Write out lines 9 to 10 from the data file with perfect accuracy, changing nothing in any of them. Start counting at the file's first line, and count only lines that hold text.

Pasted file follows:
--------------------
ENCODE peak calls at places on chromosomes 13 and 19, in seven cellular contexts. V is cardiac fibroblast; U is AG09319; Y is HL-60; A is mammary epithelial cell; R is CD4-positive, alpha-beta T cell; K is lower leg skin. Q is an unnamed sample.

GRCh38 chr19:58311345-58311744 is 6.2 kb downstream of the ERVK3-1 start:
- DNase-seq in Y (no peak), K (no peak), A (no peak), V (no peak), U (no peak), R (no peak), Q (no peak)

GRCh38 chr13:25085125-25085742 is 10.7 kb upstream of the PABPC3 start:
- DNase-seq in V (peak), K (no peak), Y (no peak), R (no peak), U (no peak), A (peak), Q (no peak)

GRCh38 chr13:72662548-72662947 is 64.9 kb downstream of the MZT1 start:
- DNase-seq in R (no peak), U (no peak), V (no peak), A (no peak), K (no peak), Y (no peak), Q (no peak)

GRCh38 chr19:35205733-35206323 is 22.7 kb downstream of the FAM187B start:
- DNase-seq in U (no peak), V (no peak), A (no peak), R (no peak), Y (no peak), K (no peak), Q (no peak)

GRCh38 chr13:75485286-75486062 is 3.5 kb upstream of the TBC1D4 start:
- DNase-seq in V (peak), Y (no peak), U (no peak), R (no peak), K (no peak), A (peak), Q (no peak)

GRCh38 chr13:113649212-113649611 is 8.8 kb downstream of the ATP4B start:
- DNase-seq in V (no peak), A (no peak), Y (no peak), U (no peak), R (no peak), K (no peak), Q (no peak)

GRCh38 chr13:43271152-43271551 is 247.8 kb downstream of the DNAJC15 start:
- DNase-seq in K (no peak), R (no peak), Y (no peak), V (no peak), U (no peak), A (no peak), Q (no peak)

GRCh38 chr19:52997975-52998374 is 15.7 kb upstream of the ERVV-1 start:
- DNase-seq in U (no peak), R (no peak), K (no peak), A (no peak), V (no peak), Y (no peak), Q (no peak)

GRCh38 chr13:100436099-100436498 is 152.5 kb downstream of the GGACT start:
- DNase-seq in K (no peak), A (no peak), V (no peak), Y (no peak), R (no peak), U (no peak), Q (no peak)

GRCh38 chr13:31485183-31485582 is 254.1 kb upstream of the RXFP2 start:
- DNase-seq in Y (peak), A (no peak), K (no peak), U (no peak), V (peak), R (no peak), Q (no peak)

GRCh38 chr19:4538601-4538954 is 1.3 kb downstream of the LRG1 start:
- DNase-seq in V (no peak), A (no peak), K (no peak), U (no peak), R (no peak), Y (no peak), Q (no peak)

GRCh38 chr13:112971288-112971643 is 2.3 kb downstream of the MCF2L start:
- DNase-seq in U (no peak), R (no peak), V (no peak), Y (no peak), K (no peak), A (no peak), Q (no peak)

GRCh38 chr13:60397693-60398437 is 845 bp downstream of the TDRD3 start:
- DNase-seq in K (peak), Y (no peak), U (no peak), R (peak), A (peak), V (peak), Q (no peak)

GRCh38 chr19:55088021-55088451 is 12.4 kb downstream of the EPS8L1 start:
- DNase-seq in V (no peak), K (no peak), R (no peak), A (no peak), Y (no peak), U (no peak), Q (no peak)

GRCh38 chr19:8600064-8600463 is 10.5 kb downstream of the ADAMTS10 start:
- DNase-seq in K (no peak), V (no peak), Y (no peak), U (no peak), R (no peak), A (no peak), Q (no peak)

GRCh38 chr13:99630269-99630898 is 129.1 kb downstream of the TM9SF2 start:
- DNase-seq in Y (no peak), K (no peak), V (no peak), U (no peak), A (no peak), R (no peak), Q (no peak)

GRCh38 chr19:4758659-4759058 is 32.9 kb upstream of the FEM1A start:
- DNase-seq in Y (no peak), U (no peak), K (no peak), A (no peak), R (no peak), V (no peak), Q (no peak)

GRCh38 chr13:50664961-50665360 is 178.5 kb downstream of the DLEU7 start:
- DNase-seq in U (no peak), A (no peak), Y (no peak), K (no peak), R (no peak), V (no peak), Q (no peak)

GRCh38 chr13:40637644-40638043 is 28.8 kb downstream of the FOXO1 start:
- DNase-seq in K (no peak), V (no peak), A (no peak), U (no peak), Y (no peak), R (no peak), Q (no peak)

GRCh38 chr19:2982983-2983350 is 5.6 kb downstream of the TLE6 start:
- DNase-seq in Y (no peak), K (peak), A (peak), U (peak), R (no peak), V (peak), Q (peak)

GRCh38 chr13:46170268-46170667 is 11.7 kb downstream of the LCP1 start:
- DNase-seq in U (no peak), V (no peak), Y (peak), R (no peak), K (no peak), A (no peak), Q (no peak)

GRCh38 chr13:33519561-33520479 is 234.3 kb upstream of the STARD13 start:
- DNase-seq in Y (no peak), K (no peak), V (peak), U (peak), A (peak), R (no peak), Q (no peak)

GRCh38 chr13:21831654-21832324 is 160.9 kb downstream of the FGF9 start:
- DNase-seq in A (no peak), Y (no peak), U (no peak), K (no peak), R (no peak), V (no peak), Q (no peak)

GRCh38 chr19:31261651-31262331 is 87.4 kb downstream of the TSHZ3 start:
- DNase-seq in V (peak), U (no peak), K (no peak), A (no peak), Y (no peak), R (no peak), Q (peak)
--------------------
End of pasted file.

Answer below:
- DNase-seq in U (no peak), V (no peak), A (no peak), R (no peak), Y (no peak), K (no peak), Q (no peak)

GRCh38 chr13:75485286-75486062 is 3.5 kb upstream of the TBC1D4 start: